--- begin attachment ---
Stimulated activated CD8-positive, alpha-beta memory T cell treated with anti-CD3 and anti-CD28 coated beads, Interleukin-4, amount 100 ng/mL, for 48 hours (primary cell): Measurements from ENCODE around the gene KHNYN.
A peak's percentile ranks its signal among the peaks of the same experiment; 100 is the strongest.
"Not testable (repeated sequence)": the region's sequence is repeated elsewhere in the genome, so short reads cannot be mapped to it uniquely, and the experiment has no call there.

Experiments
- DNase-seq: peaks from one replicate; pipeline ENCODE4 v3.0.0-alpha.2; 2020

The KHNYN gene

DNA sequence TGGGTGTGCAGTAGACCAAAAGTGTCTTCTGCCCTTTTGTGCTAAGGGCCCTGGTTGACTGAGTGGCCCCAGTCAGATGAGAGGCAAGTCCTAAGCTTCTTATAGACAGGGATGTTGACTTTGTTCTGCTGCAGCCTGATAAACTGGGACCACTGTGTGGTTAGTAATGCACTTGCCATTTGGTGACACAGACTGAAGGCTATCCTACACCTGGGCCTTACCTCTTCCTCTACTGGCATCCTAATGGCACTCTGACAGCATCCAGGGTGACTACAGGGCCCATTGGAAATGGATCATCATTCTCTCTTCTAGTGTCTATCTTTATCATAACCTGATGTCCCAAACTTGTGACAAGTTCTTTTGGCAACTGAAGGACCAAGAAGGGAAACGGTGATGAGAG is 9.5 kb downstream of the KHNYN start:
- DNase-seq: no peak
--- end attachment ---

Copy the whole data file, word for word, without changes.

Stimulated activated CD8-positive, alpha-beta memory T cell treated with anti-CD3 and anti-CD28 coated beads, Interleukin-4, amount 100 ng/mL, for 48 hours (primary cell): Measurements from ENCODE around the gene KHNYN.
A peak's percentile ranks its signal among the peaks of the same experiment; 100 is the strongest.
"Not testable (repeated sequence)": the region's sequence is repeated elsewhere in the genome, so short reads cannot be mapped to it uniquely, and the experiment has no call there.

Experiments
- DNase-seq: peaks from one replicate; pipeline ENCODE4 v3.0.0-alpha.2; 2020

The KHNYN gene

DNA sequence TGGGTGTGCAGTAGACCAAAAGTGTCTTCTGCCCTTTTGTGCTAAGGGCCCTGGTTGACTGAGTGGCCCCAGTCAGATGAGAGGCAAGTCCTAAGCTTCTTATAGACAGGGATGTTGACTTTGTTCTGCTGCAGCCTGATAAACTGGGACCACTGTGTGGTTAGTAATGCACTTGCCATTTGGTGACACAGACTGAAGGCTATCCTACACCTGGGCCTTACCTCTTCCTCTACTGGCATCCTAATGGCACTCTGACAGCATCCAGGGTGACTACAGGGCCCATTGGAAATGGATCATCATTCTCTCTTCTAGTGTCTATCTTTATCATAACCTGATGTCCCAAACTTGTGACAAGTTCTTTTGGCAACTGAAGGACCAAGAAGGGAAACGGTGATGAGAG is 9.5 kb downstream of the KHNYN start:
- DNase-seq: no peak